Japan is struggling to halt a sudden wave of student suicides as the nation agonizes over the prevalence of bullying at schools, but some see a media frenzy as fueling the problem.
At least four children aged 12 to 14 have killed themselves and more have threatened to do likewise in the past 10 days since the education ministry announced it had received an anonymous letter from a student contemplating suicide.
Ironically, the government's commitment to address suicide may have triggered the deaths.
"We expected something like a chain reaction to follow our announcement," Education Minister Bunmei Ibuki acknowledged.
But the government decided to disclose the letter as it had been under fire for denying that suicides linked to bullying had taken place.
"We would have received criticism either way. Unless I showed my resolve that I would stand to be criticized, school principals and local education boards would not follow suit" and face the issue, Ibuki told reporters.
Ibuki has ordered schools to identify the students who threaten to commit suicide.
He also urged students to stop writing to him, saying they should instead find someone to talk to.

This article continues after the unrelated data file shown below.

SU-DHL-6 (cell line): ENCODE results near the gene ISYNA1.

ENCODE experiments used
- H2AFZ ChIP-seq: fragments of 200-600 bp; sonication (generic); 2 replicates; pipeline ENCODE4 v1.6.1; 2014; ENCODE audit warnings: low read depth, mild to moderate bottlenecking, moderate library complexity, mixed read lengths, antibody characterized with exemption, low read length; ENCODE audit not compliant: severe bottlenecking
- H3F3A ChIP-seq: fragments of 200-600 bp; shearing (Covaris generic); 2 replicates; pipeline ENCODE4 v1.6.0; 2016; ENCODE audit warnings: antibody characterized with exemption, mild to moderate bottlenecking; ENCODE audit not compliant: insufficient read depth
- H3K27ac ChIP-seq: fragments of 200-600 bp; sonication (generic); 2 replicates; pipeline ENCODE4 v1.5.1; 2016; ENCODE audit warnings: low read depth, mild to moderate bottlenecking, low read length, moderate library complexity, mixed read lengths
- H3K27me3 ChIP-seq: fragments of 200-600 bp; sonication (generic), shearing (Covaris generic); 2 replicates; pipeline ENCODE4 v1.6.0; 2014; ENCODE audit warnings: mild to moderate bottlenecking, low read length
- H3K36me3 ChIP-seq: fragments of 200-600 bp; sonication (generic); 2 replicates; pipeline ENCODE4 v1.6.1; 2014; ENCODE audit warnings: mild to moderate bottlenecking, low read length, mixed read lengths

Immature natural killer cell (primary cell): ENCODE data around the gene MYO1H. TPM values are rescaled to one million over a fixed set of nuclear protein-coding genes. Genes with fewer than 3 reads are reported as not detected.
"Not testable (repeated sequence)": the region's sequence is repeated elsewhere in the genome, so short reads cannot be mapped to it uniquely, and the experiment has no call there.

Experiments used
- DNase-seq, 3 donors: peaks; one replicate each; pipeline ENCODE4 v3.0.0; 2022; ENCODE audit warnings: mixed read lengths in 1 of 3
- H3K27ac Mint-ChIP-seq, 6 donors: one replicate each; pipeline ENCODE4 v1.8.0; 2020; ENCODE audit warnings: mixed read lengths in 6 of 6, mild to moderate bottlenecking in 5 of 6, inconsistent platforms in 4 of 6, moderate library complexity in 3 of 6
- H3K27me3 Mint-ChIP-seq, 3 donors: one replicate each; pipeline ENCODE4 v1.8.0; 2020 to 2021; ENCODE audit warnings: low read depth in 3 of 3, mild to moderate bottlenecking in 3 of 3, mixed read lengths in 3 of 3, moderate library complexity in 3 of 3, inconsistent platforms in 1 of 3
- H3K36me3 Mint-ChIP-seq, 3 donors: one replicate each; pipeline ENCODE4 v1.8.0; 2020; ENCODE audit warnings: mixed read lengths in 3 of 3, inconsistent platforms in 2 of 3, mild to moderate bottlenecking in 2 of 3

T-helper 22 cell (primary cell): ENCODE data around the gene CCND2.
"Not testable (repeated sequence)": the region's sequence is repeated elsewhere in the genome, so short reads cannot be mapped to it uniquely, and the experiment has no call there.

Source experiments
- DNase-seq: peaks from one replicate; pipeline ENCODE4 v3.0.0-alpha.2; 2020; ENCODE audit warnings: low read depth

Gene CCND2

Japan's schools have long been notorious for bullying, a phenomenon experts attribute to the intense social pressure to blend in. Japan also has one of the world's highest rates of suicide.
Often school bullying becomes a vicious cycle as it is seen as a way out of victimization, said Yasuyuki Shimizu, who runs an anti-suicide group called Life Link.
He faulted Japanese educators for trying to make students feel guilty about contemplating suicide.
"The close-minded nature of the Japanese school system might be contributing to the problem. Rather than preach the importance of life to bullying victims, we must tell them there are ways to avoid the situation they face," he said.
The suicide wave comes at a delicate time for conservative Prime Minister Shinzo Abe, whose top legislative priority is reforming education to teach "patriotism" -- a taboo since World War II.
Abe said his reforms would teach "moral values" missing in Japan's post-war prosperity.